This is a good list of author to do’s.

Oak Island Publications

If you have asked yourself, or anyone else this question, then this post is for you! Here are 101 Marketing Tips for Authors (and anyone else) trying to sell their hard work. marketing 101

Marketing 101

Increase Your Web Presence

Create a testimonial page on your website
▪ Retweak the SEO on your site
▪ Ask fans to post their reviews on your Facebook page
▪ Ask fans to post their reviews on Amazon
▪ Ask fans to post their reviews on Goodreads
▪ Sign up for Twitter
▪ Clean up your social footprint
▪ Create an author FB page and use it instead of your profile
▪ Sign up for Google Authorship
▪ Offer bloggers advanced reading copies
▪ Go on an online book tour
▪ Create a book launch team
▪ Host Q+A sessions on Google+
▪ Create Facebook Friday videos
▪ Register as an author on Amazon

View original post 734 more words


Check out Colleen Anderson’s blog where I am honoured to be a guest blogger for Women in Horror Month. That’s now.

Colleen Anderson

WiHMX-horizontal-WhiteToday, we have L.V. Gaudet, crime, horror and children’s writer for Women in Horror Month. She talks about research, gory stuff and being a woman.

Research is Key, So Don’t Hold Out On Me

I am honored to be invited as a guest for Women in Horror Month.

Gaudet Garden Grove Cover - Amazon ebook - front coverResearch is key to making or breaking any story. As I write and edit I am constantly asking questions. I will research any little thing. I constantly flag lines with a note to come back and double check it. Should that little door open from the left or the right? Find a picture. What does it look like? What does it sound like? Is there a smell? Sound? What cereals were available then? The purpose is to make sure my descriptions fit and feel real.

I flag things I think I know because the odds are pretty good that someone out there…

View original post 1,171 more words

via Where the Winter Wind Howls by L.V. Gaudet

Where the Winter Wind Howls

Those Eyes

by L.V. Gaudet



As I stand in the damp shadows of the night looking through the muted sheen of drizzle in the night lights, a darker shadow comes into view.

It moves as if apart from the world around it.  Coming slowly towards me.  It cannot be more than four feet high.

I turn and scurry, ducking to hide behind a large tree spreading its darkly leafed limbs in the front yard of a house behind me on the street.  Peeking out, I look up the rain slick street.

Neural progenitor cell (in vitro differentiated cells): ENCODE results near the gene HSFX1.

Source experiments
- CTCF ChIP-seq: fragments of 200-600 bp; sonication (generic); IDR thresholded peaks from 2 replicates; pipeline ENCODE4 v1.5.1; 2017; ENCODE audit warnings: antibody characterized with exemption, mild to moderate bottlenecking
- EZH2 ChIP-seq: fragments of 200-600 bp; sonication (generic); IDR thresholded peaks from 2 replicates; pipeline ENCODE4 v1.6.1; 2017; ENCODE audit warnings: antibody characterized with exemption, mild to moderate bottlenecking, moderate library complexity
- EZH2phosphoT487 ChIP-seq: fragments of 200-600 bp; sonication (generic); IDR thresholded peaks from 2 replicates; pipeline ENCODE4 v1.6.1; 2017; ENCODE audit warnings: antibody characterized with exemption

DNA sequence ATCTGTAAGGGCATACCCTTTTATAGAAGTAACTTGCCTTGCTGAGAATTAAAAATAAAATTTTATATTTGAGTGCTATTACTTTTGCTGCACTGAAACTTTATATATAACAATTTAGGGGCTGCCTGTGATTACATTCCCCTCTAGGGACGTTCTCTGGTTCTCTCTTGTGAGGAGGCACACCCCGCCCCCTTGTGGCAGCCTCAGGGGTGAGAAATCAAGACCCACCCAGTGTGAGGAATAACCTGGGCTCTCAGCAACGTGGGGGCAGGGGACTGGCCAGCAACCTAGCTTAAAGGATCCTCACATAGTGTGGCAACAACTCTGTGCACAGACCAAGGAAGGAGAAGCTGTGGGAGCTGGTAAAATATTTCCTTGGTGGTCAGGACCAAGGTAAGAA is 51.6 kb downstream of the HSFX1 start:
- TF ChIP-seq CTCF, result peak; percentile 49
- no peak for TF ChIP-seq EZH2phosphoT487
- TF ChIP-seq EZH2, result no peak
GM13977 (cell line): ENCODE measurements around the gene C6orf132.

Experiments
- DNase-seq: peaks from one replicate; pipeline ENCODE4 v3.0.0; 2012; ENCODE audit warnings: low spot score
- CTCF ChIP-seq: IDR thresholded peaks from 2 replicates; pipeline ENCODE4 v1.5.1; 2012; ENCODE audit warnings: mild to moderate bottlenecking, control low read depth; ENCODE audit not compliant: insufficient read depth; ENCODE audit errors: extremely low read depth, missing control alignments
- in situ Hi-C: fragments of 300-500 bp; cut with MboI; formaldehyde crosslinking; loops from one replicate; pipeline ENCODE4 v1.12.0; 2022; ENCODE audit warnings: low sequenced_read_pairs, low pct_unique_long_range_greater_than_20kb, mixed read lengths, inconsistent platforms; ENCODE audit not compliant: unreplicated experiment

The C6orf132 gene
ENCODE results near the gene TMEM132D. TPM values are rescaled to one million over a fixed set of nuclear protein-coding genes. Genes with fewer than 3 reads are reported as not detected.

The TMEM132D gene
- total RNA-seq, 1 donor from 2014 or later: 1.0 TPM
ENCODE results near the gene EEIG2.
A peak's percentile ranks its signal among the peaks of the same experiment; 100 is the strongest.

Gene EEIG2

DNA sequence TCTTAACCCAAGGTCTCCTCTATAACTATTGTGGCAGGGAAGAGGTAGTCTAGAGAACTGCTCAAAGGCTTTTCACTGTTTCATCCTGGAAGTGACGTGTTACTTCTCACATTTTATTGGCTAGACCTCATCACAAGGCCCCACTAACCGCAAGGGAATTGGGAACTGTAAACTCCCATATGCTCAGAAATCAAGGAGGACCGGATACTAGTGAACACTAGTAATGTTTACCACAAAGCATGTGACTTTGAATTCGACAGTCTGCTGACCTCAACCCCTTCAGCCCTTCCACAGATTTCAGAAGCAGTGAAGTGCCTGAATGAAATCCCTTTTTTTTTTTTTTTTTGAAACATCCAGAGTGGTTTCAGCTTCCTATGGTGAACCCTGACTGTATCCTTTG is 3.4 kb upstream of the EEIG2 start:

The clash of cool rain against the warm night air thickens into a fog, filling the air with its ghostly aura.

The light of the street lamps still glow sallow and mute despite the rain misting them and the fog folding them into its thickening embrace.

The shadow moves, untouched by the dim light, the rain, and the fog.

I am filled with the urge to duck deeper into the tree, to become one with it, hiding like the little grey squirrel who I know lives in this very tree.

Fear breathes from my mouth and I imagine I can feel the little squirrel trembling in fear inside its tree home, holding its breath and listening.

I look again and the shadow is closer now.  It has split into two somehow.  Identical.  Almost.

The urge to laugh at how stupid I must look sits heavily in my chest.  I have no idea why I am afraid.

Swallowing the sick bile of fear in my throat, I force myself to move, darting for the darkened house behind me.

Yanking at the door is useless.  The door is locked.

Ringing the bell brings no solace with the impotent pushing of that little button on the wall next to the door.  No one is there to let me in.

Looking around quickly, I remember there is a shed behind the house.

The shadow twins are still there, closer now, in the middle of the road where the street lights reveal them to be nothing more than two children, a boy and girl.

A laugh bubbles up my throat, filled with the tension of unease.  I feel foolish.  They are just a couple of kids.  The smile that cracks my face is a little sickly looking.

I move to step towards them.  I should greet them and ask what they are doing out here in the middle of the night, in the rain.  Are they lost?

They are staring at me.  I know this by the way their bodies look in the dark and the rain, the dim light glittering with a fiendish wet sparkle that touches everything but them.  They are facing me, staring at me, although I cannot see their faces, their eyes.

As we face off in the rain glistening in the street lamps dark of night, the warm air loses its clash against the chill air brought by the rain, and the fog thickens.

The other night shadows recede, but somehow the two children seem to be shadow and real at once.  An aura of shadow that is a part of them.  They are untouched, somehow, by the street lights.

Fear oozes through me, slithering dark and oily.

They move towards me in perfect unison, taking a slow step, unhurried.  They have all the time in creation of the planets and the universe.

I don’t know when my feet moved.  I only know that somehow, inexplicably, my feet are moving beneath me.  Running.

It feels like I cannot take my eyes off those children.  I feel bad that I am not offering to help them.  They should not be out here.  Yet, I know I cannot be looking at them because the house passes to my right in a fear-fogged blur.  The driveway moves beneath the slap of my feet. The rain soaked grass of the back yard dampens the bottoms of my pants legs.  I see the shed coming at me, the hand that moves as if it is not a part of me reaching, grasping, and pulling the door open.

The darkness of the shed’s interior with its lawnmower squatting like some strange alien bug, the rakes and shovels, and the spindly spokes of a bicycle rearing suddenly before my eyes, hanging from the roof or the wall, I am not sure which.

My breath is panting raggedly out of my mouth and I am certain I can smell my own stink of fear sweat.

The two kids are outside of the shed as I pull the door closed, jamming a gardening utensil into the handles on the inside to lock the doors closed, even as my displaced thoughts wonder why those handles are even there on the inside of a small shed.

Utter blackness fills the shed with the closing of those doors.

I can feel them out there, staring at me.

The last image of them is burned into my eyes, my mind.  Their faces, so strangely devoid of emotion, of life, of whatever it is that magically makes the living feel animated.

Their eyes, twin orbs of blackness staring out of twin pale moon faces.  Expressionless.  Lifeless.